On June 29, 2005, the CSL Niagara grounded on a shoal in the St. Lawrence Seaway just east of the Thousand Island Bridge about 15' (4.6m) off shore of St. Helena Island.  She was holed in her forepeak but her pumps were able to contain the inflow of water (considered as minor damage).  After Coast Guard inspection, she was allowed to proceed to deliver her cargo of coke from Quebec City, then go to Pascol Engineering at Thunder Bay, ON for dry docking and repair.  At the beginning of the 2006, 2007 and 2008 navigation seasons, the large self-unloader was the first arrival at Goderich, ON (March 16, 2006), Sandusky, OH (March 19, 2007) and Goderich again (March 16, 2008); opening those  two ports for their respective seasons.

The CSL Niagara currently sails under the management of V.Ships Canada Inc., on behalf of Canada Steamship Lines, both of Montreal, QC. Her primary cargoes are coal and iron ore with other cargoes that could include salt, grain products, stone or coke.

* The standard shipping unit for coal is the net ton (2,000 lbs) whereas other commodities use the gross ton (2,240 lbs) & / or the metric ton (2,204.6 lbs).  All tonnage figures used in this feature are expressed using the gross ton with metric in brackets unless otherwise noted,

Overall Dimensions (metric)
 Length  739' 10" (225.50m)
 Beam  78' 00" (23.76m)
 Depth  48' 05" (14.75m)
 Capacity (mid-summer)  37,694 tons (38,299 mt) - CSL data
 at draft of 31' 04" (9.556m)
 Capacity (Seaway)  30,223 tons (30,708 mt) - CSL data
 at Seaway draft of 26' 06" (8.08m)
 Power (diesel)  9,000 b.h.p. (6,620 kW)

10-nia-5-31-09-md.jpg (55741 bytes)
Downbound lower Lake Huron above buoys 1 & 2 having passed the Cedarglen,
May 31, 2009. Marc Dease
4-Niagara-6-17-09-AM.jpg (93386 bytes)
Lake St. Clair, June 17, 2009.
Alex & Max Mager
5-Niagara-6-17-09-AM.jpg (91113 bytes)
Stern view. Alex & Max Mager
5-CSLNiagara-5-17-09-bb.jpg (66576 bytes)
Welland Canal, May 17, 2009.
Bill Bird
1-CSLNiagara-05-21-09-eh.jpg (59640 bytes)
Burlington Ship Canal, May 21, 2009.
Eric Holmes
2-CSLNiagara-05-21-09-eh.jpg (66725 bytes)
Stern view. Eric Holmes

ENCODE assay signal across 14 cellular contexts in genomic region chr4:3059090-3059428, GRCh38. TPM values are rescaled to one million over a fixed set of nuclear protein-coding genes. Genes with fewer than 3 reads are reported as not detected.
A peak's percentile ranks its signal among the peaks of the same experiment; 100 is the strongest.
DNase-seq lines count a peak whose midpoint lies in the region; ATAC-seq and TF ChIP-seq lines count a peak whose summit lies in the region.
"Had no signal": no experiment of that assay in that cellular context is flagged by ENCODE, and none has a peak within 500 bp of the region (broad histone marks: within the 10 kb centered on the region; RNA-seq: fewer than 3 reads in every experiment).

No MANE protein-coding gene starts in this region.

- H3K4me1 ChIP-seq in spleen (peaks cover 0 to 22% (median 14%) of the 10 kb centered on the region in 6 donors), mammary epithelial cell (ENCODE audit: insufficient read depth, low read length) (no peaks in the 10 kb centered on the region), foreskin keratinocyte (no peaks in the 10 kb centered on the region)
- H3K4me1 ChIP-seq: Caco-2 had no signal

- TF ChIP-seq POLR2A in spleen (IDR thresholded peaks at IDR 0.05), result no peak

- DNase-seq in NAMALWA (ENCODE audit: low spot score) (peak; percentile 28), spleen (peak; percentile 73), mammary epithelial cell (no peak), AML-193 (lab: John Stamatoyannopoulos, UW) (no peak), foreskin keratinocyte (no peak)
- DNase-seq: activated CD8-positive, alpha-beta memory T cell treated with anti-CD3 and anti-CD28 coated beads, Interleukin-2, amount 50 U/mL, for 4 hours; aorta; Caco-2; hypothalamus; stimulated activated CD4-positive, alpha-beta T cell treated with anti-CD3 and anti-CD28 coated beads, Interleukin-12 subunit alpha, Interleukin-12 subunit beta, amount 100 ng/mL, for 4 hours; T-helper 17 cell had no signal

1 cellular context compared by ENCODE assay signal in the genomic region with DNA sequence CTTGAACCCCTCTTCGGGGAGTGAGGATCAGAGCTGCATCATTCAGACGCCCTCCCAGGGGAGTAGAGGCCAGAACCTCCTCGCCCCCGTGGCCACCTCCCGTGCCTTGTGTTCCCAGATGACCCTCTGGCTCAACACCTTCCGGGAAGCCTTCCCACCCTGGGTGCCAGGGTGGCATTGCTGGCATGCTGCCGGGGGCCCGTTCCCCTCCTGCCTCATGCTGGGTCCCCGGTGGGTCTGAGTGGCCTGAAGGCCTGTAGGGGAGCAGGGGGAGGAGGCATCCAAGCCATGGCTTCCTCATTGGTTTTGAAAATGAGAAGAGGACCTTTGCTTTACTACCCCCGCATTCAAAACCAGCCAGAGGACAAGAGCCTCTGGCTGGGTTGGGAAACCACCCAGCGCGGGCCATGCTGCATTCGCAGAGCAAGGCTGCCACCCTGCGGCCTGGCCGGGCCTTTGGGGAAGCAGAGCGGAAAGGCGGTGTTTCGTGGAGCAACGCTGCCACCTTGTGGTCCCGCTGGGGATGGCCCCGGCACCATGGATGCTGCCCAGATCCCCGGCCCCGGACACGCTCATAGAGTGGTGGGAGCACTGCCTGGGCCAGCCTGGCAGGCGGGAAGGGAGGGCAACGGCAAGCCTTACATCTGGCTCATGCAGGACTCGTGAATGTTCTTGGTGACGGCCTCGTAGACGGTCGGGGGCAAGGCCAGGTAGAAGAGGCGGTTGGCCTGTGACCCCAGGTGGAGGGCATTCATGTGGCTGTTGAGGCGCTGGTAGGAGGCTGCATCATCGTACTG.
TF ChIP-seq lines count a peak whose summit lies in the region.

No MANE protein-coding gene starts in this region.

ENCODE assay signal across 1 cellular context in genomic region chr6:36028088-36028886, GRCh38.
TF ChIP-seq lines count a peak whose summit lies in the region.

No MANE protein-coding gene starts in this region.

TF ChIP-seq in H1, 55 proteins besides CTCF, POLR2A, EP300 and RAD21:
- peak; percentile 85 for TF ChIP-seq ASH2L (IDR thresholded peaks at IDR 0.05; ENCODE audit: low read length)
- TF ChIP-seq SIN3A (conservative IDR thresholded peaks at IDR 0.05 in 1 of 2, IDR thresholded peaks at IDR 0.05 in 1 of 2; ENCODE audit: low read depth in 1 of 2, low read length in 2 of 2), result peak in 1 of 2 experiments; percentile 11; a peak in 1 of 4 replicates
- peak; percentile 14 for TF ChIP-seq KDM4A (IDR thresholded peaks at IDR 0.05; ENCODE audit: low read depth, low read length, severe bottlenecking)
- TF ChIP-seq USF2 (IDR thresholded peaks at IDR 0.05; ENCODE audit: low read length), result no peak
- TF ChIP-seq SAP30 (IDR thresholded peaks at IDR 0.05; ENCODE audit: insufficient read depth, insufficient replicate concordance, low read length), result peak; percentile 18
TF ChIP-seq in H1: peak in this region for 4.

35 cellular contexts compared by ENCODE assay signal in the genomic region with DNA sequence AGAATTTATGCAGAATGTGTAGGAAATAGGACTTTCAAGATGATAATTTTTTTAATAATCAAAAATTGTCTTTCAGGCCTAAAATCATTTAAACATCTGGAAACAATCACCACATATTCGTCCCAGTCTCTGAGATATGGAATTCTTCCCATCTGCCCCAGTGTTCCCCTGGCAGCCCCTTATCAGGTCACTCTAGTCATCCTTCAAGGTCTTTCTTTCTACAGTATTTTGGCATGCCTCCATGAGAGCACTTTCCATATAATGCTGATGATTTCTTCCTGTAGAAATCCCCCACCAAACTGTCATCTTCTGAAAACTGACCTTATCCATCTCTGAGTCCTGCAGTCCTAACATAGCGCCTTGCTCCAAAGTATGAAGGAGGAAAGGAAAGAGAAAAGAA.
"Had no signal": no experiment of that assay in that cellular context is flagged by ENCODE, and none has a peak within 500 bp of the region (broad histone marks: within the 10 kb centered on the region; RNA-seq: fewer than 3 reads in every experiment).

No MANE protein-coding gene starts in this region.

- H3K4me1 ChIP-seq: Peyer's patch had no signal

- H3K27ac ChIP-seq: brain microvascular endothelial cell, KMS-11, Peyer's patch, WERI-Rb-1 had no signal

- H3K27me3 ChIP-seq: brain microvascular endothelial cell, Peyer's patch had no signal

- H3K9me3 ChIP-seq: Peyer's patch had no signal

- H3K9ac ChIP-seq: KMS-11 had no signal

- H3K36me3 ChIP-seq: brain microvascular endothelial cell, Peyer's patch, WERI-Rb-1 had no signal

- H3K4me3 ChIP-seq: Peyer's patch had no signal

Downbound the St. Lawrence Seaway near Montreal, QC, Sept. 3, 2008. Kent Malo

Loading at Sarnia, ON, Oct. 5, 2008.
Marc Dease

Upbound entering the Iroquois Lock,
Dec. 5, 2008. Murray Blancher

Lock 7, Welland Canal, Dec. 13, 2007.
Michael Gosselin

Winter lay-up at Sarnia's North Slip,
Feb. 21, 2008. Wayne Brown

Opening Goderich, ON, Mar. 16, 2008.
Wayne Brown

Downbound the Welland Canal below
Lock 2, Sept. 24, 2007. John McCreery

In Lake Ontario bound for Hamilton, ON,
Sept. 24, 2007. David Bull

Passing the Canadian Leader in the Welland Canal, Nov. 24, 2007. Frank Frisk

Lake St. Clair, May 9, 2007.
Alex & Max Mager

St. Marys River at Mud Lake junction,
July 1, 2007. Herm Klein

Downbound the St. Lawrence River by the Thousand Island Bridge, July 29, 2007.
Fritz Hager

Lower Lake Huron at Point Edward, ON,
May 4, 2007. Marc Dease

Arriving at Hamilton, ON, May 6, 2007.
Randy Martens

Bow view. Randy Martens

Loading at Sarnia, ON, Sept. 1, 2006.
Todd Shorkey

Waiting to load at Toledo, OH, Oct. 2006.
Bob Vincent

Upbound the St. Lawrence Seaway near Montreal, Dec. 21, 2006. Kent Malo

Backing out of Sarnia dock aided by tug Menasha, April, 2006. Bill Bird

Upbound the St. Clair River, July 9, 2006.
Boatnerd staff.

Into Lake Huron. Boatnerd staff

Arriving Meldrum Bay, ON, Oct. 12, 2005.
Mike Nicholls

Loading salt at Goderich, ON Jan. 2006.
Dale Baechler

Backing out of her winter lay-up berth at
Sarnia, ON, Mar. 18, 2006. Gordy Garris

Downbound, Mission Point, May, 2005.
Cathy Kohring

Wheelhouse close up. Cathy Kohring

Grounded, St. Lawrence River, June 29, 2005. Dan Peworchik

St. Lawrence River passing Brockville, ON,
Mar. 24, 2005. Keith Giles

Detroit River, Apr. 28, 2005. Mike Nicholls

Stern view.

Emerging from Port Weller Dry Docks,
Feb. 2005. Alex Howard

Starting the swing.

Moving to the fit-out dock.

J.W. McGiffin at eh Soo Locks.
Rod Burdick

Rod Burdick

J.W. McGiffin at Sarnia.
Roger LeLievre

St. Marys River. Roger LeLievre

Fit out at Port Weller after conversion, 1999. Roger LeLievre

J.W. McGiffin hull ready for scrapping at Port Colborne,
Sept. 1999.

Old forebody, another view.
Roger LeLievre

Detroit River.  Mike Nicholls

Loading in Duluth. Kent Rengo

Loading in Thunder Bay. Rob Farrow

Detroit River. Mike Nicholls

Downbound the Welland Canal,
Oct. 26, 2000. N. Schultheiss

Engine room gangway door.
Lee Rowe

Thunder Bay. Gene Onchulenko

Port Colborne. Joe Van Volkenburg

Brig Niagara and CSL Niagara.
Skip Gillham

CSL Niagara in Thunder Bay.
Gene Onchulenko

Detroit River, July 2001.
 Mike Nicholls

Detroit River stern view. Mike Nicholls

Welland Canal, June 2004.
Rod Burdick

At the Soo, July 18, 2004. Rod Burdick

Detroit River, Oct. 2004. Mike Nicholls

Stern view.

Welland Canal, Oct. 2004. Lee Rowe